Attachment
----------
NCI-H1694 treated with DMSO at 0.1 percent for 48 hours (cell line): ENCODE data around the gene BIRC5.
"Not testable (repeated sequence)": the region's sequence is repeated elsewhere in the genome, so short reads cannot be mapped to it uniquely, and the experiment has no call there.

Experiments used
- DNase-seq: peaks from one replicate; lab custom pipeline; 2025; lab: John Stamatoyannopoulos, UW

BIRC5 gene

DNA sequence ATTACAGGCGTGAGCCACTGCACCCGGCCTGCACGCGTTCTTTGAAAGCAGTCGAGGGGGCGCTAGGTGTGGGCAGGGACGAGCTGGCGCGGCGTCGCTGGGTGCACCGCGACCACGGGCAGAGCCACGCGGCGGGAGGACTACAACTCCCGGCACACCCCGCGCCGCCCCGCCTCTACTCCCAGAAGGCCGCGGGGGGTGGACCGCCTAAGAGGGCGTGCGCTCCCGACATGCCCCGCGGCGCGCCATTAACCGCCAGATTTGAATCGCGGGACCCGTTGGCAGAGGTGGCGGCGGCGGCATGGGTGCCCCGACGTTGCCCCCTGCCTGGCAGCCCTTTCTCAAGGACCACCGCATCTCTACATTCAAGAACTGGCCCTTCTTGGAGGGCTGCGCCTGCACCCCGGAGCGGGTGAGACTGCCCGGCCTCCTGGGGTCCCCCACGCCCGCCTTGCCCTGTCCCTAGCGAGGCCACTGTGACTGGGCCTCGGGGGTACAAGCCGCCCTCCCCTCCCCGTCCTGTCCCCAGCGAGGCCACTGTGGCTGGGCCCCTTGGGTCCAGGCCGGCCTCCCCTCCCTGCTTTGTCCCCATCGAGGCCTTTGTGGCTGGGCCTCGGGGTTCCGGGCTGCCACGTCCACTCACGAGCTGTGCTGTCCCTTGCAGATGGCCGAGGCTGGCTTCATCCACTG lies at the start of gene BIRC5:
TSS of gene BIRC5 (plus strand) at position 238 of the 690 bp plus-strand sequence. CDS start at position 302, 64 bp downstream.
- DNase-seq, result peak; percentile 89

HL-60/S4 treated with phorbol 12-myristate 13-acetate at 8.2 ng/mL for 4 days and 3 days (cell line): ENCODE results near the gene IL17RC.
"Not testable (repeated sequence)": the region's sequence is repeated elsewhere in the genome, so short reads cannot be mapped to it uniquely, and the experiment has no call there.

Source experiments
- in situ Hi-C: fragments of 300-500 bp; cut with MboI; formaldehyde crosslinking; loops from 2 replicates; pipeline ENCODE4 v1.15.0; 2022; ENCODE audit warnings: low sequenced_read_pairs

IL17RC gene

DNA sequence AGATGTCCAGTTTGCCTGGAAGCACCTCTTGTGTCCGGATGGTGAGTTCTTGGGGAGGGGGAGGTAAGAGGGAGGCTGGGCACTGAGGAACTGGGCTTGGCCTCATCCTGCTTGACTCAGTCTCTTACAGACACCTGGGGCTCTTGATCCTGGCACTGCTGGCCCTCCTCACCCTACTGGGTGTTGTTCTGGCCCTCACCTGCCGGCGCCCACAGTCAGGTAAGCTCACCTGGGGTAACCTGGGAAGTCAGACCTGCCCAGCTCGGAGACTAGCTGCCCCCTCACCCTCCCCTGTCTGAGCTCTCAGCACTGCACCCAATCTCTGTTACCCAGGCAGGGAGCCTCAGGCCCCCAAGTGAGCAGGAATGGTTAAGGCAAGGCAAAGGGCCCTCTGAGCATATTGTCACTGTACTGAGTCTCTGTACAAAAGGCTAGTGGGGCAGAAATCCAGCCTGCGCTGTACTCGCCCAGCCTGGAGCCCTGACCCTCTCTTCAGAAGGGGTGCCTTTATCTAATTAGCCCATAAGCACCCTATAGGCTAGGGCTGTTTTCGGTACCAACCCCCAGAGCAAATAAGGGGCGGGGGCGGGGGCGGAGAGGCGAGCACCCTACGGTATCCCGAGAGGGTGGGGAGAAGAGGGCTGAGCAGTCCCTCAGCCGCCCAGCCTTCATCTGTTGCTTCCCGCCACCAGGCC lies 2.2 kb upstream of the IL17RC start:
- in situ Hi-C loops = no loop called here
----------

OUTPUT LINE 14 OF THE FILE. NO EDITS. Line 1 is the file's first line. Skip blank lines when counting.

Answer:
DNA sequence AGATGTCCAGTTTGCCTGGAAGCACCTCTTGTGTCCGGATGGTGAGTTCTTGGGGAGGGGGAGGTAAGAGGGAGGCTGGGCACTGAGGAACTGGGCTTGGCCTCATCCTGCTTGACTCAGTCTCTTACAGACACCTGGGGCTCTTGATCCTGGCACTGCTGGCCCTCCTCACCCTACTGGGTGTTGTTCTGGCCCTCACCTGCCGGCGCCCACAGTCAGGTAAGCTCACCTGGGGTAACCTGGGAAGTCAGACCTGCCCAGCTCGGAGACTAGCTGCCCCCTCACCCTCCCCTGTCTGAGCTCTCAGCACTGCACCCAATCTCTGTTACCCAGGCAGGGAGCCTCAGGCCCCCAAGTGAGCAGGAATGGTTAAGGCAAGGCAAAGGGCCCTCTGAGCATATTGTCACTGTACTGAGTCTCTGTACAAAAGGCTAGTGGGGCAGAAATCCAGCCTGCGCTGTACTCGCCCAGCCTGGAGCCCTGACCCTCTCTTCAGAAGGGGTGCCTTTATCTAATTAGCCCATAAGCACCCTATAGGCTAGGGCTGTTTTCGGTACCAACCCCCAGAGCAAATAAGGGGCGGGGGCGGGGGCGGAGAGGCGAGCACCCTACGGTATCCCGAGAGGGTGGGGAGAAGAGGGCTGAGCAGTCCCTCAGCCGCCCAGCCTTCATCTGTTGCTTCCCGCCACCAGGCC lies 2.2 kb upstream of the IL17RC start: